The 21st Century Wilberforce Initiative from the United States and the Stefanus Foundation, based in Nigeria, gave the figure last Monday in Abuja.
Addressing journalists during a programme organised to highlight the challenges of terror victims in the country, Mark Lipdo, Executive Director of the Stefanus Foundation, said a research conducted by the groups revealed the figure.
“14.8 million Nigerians from North-east are directly impacted by the crisis. Officially, there are 2.2 million Internally Displaced Persons (IDPs).
“Unofficially, there are five to seven million IDPs. Those in need of special assistance, are 2.5 million, comprising children under the age of five, pregnant women and nursing mothers,” he said.
Lipdo, according to an online news portal, Premium Times, said the menace of terrorism has had a wide range of casualties, which he listed to include: 611 teachers who died as a result of terrorism in the North-east; 19,000 teachers displaced, 1500 schools closed down, and 950,000 children denied the opportunity of accessing education.
Others include 13,000 churches abandoned, closed down or destroyed, 2,000 children abducted and 10,000 boys forced to join Boko Haram.
“Global Terrorism index shows that Boko Haram is the world’s most lethal terrorist group, followed by ISIS, while al-Qaeda ranks third and the Fulani militants mostly in the middle belt rank 4th,” Lipdo said.
Vice President of the 21st Wilberforce Initiative, Elijah Brown, added that in December 2015, the number of IDPs scattered around Nigeria alone were more than two million.
“As of December 2015, there were 2,152,000 Internally Displaced Persons (IDPs) in Nigeria – the third highest figure in Africa and the seventh in the world,” he said.
Brown said the activities of Fulani herdsmen were having a terrible effect on the middle belt and called for immediate action against the menace.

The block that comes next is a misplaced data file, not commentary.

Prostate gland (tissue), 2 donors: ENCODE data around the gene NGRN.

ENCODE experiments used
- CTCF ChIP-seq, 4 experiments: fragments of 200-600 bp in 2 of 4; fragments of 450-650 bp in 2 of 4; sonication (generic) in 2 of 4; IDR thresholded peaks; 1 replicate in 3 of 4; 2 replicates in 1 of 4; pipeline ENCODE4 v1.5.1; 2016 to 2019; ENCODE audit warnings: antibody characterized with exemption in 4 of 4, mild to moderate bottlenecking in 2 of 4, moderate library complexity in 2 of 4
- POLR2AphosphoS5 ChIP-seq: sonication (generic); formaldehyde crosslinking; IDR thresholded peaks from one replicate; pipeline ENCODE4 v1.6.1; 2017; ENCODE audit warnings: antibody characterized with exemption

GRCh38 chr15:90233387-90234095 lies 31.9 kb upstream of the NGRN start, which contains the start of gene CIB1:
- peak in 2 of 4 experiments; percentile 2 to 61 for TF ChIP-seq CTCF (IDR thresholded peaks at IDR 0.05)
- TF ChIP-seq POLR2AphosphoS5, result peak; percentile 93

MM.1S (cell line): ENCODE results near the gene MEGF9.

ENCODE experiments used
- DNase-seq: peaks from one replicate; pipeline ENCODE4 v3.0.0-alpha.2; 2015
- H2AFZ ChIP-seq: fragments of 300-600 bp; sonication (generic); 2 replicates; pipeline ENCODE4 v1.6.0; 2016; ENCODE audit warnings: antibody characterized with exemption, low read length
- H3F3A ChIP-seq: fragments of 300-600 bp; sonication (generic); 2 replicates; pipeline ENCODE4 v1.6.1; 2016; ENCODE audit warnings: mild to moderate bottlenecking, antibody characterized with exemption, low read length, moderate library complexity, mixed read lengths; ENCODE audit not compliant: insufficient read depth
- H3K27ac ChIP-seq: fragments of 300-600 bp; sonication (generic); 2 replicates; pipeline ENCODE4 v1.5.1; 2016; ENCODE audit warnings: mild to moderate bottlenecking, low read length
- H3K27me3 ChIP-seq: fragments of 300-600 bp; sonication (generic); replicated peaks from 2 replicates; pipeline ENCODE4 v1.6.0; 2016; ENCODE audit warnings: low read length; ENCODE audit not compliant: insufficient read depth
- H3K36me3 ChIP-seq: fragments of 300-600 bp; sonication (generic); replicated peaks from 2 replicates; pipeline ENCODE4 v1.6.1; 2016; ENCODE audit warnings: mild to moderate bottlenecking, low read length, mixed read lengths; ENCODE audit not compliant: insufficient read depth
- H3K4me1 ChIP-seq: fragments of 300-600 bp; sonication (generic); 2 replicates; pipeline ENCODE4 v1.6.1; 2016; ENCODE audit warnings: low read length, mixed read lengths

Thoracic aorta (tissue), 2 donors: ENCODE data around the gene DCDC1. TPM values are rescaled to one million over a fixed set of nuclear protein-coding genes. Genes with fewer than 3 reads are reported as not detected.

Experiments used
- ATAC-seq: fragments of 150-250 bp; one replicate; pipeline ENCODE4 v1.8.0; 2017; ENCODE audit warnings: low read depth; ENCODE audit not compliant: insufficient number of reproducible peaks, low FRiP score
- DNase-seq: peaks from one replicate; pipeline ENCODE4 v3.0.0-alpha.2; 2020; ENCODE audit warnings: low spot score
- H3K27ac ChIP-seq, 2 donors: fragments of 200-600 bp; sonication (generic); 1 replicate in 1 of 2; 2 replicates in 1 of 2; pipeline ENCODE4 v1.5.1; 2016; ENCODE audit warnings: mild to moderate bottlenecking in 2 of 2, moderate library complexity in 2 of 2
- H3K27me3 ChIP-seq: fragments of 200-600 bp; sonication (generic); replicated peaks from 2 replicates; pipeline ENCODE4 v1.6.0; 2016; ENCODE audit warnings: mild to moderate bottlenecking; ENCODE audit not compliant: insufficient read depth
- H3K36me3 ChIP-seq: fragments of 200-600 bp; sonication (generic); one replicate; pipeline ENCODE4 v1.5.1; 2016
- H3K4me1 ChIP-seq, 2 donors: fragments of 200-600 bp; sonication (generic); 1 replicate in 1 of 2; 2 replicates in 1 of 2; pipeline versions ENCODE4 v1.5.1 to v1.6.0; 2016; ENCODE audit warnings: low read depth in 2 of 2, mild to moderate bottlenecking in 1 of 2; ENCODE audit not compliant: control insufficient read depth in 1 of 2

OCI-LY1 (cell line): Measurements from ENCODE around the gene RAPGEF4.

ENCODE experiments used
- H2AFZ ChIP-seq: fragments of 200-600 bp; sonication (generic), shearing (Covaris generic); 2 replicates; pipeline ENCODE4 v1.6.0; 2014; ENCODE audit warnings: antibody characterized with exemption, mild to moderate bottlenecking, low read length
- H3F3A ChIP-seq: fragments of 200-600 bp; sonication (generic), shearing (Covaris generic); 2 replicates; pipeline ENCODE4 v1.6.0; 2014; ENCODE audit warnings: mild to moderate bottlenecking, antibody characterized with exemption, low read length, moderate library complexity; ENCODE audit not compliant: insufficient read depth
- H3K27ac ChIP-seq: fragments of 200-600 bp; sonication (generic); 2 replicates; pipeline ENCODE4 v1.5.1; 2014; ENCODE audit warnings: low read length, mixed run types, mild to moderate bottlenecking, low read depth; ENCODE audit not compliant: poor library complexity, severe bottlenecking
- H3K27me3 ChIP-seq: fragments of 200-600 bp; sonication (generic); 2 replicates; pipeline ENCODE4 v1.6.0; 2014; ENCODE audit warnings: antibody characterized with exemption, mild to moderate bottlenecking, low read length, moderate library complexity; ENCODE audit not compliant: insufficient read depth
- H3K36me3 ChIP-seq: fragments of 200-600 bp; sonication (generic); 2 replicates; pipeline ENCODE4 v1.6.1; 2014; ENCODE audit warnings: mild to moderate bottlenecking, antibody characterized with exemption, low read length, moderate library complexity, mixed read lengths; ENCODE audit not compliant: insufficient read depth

“Without intervention, the crisis in the Middle Belt will continue to escalate.
“This could affect other countries in West African region like the Republic of Benin, Chad, Cameroon, Mali, and Niger,” said Brown
Co-organisers of the programme, the Christian Association of Nigeria (CAN), pleaded with world leaders to respond to government’s call towards assisting Nigeria in addressing the issues of humanitarian crisis created by terrorist activities across the nation.
CAN president, Samson Ayokunle, said various reports in the past had indicated that the rate of humanitarian crisis affecting Nigerians as a result of terror were more than those of similar situations in most parts of the world.
“The situation is looked upon by international bodies as the biggest humanitarian disaster all over the world.
“A disturbing fact about the problem is that it has not received substantial humanitarian response from the world’s most powerful nations as other disasters of relatively smaller degrees in other parts of the world.
“I am therefore calling on the world’s powerful nations to come to the aid of Nigeria in seeing to the end of insurgency.
“Come to the aid of many victims of insurgency within and outside internally displaced people’s camps or homes; those who have been stripped naked, the jobless, the orphaned, those maimed and the widowed in Nigeria,” he said.